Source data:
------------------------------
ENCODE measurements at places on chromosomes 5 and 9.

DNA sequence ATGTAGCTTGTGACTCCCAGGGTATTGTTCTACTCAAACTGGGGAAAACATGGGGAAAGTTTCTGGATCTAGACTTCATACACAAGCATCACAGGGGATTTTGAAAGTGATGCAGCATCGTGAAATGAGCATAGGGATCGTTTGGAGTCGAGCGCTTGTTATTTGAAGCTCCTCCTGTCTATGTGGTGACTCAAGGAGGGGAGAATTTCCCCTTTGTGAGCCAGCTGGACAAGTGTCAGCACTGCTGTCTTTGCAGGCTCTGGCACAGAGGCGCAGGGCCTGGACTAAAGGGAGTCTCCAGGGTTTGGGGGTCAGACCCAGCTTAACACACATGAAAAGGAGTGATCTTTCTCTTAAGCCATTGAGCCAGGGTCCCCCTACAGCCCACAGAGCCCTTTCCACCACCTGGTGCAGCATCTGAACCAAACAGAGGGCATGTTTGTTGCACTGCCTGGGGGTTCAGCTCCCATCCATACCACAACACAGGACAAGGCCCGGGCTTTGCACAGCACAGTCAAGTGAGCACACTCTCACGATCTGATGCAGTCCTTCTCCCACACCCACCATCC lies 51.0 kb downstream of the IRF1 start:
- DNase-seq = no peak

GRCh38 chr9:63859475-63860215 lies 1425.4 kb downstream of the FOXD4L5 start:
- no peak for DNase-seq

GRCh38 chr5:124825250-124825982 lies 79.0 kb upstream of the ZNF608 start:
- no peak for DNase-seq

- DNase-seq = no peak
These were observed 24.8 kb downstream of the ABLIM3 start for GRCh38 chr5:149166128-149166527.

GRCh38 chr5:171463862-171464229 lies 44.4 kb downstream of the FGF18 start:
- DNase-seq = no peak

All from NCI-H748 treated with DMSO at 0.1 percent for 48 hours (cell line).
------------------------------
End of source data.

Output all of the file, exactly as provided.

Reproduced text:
ENCODE measurements at places on chromosomes 5 and 9.

DNA sequence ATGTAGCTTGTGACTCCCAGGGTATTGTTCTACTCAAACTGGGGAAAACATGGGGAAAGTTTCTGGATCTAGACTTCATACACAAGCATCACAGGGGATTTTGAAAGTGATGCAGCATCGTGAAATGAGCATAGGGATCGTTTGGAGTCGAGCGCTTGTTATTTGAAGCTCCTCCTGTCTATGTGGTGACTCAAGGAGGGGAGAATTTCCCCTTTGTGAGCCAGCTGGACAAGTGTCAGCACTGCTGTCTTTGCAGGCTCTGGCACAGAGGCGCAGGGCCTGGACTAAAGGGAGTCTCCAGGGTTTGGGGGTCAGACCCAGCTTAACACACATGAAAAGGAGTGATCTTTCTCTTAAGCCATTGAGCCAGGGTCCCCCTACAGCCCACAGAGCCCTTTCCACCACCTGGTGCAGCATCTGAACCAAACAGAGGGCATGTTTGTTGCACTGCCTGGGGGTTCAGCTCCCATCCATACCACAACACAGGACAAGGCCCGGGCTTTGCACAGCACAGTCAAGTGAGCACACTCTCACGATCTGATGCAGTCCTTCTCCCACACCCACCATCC lies 51.0 kb downstream of the IRF1 start:
- DNase-seq = no peak

GRCh38 chr9:63859475-63860215 lies 1425.4 kb downstream of the FOXD4L5 start:
- no peak for DNase-seq

GRCh38 chr5:124825250-124825982 lies 79.0 kb upstream of the ZNF608 start:
- no peak for DNase-seq

- DNase-seq = no peak
These were observed 24.8 kb downstream of the ABLIM3 start for GRCh38 chr5:149166128-149166527.

GRCh38 chr5:171463862-171464229 lies 44.4 kb downstream of the FGF18 start:
- DNase-seq = no peak

All from NCI-H748 treated with DMSO at 0.1 percent for 48 hours (cell line).